The most interesting part of Fiasco is the game begins with providing a handful of adjectives that describe the characters and the relationships between the characters. Similar to Lady Blackbird, it's just enough of a fictional skeleton to start providing characterization and get people's creativity in motion. All the games are supposed to be played in a single 3-4 hour session too, so there's no expectation of weekly continuity that must be maintained at length.
Dread: There is only a single mechanic in Dread- a Jenga tower. Dread is a horror RPG where the players (there is a GM) accomplish almost anything by pulling blocks from the Jenga tower. If the tower falls, their character is "removed from the game." This usually means dead, but it could mean being driven mad by horrors from beyond the stars or simply being arrested. They are never obligated to pull, and if they don't their character won't die, but whatever they were trying to do will fail. Tension in the game increases more or less in-line with the teetering Jenga tower.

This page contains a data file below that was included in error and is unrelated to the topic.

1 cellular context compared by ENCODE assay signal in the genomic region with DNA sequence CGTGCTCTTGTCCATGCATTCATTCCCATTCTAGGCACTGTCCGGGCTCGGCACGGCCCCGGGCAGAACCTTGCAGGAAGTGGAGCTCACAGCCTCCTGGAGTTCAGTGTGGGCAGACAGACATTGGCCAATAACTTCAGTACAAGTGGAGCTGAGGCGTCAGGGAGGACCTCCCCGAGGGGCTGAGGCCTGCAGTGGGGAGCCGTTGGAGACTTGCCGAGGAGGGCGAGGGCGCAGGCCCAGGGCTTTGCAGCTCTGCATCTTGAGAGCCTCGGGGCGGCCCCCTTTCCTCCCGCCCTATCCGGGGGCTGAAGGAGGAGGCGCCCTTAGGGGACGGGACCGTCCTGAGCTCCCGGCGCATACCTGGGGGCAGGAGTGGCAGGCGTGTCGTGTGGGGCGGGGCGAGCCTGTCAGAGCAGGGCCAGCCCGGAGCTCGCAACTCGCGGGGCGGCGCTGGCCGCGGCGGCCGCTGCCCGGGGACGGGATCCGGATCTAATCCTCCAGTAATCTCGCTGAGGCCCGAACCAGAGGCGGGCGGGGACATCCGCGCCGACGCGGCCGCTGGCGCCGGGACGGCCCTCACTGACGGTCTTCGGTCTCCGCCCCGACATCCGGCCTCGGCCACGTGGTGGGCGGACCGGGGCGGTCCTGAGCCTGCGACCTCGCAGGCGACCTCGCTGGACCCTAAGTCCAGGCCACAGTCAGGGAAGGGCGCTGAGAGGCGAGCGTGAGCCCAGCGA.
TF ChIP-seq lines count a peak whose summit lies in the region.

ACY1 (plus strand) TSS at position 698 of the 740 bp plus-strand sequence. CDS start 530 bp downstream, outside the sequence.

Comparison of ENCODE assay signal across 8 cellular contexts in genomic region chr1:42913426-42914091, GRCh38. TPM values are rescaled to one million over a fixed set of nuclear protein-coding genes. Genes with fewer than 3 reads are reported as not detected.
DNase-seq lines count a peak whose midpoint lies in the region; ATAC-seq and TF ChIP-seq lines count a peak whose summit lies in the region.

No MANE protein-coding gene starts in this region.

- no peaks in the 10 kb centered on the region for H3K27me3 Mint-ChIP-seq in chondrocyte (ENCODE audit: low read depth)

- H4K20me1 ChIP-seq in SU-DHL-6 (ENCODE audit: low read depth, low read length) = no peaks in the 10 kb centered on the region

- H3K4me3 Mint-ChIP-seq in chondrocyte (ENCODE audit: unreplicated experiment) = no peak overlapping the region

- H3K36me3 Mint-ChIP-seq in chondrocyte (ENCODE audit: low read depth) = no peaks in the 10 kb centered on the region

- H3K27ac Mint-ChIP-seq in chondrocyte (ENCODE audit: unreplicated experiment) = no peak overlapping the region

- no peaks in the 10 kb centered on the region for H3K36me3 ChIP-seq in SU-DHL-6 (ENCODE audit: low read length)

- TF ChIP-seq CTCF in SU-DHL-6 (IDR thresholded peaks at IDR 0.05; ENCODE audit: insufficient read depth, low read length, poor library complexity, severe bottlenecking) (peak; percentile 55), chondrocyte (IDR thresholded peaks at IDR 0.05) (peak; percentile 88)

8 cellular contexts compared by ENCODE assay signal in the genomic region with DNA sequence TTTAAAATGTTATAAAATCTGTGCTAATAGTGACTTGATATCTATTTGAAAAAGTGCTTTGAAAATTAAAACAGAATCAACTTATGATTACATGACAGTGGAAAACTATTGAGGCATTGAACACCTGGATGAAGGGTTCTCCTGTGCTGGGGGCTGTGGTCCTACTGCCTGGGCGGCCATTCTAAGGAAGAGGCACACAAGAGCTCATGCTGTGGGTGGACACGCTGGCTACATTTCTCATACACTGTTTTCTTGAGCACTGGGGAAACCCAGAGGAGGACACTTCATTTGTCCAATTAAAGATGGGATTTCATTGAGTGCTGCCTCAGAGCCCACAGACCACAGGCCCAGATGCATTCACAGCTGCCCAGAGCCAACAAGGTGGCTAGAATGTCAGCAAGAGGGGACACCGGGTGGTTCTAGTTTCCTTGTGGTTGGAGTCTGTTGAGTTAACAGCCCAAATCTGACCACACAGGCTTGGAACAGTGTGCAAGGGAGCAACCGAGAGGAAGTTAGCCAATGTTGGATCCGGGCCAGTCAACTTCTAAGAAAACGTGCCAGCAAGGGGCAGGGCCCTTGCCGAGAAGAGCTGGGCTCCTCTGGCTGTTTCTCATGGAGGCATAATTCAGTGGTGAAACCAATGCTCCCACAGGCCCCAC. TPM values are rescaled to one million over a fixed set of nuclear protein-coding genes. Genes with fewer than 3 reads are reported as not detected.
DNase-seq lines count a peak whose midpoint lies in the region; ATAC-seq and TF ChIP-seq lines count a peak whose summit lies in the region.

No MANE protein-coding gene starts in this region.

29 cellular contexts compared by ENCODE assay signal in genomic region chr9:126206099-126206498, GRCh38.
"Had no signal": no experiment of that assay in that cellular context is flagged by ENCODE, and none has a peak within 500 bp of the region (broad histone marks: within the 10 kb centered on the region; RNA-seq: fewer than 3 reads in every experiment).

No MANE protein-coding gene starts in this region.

Character creation is done by answering a series of 10-12 of customized questions for each character. In what is a reoccurring theme now, there's already a vague notion of a character, but it's more to get people thinking than telling them who their character should be. We only have played one game of Dread so far and it was a bit abbreviated, but I liked the direction it was going on.
For brevity's sake, I'll spare a lengthy epilogue. But if you're at all interested in tabletop RPGs, I heartily recommend checking out any of the above. There are a lot of good design lessons to be had in addition to generally being a novel and enjoyable way to spend an evening. And come on, how can anyone say no to a game of Jenga where you die when the tower falls over?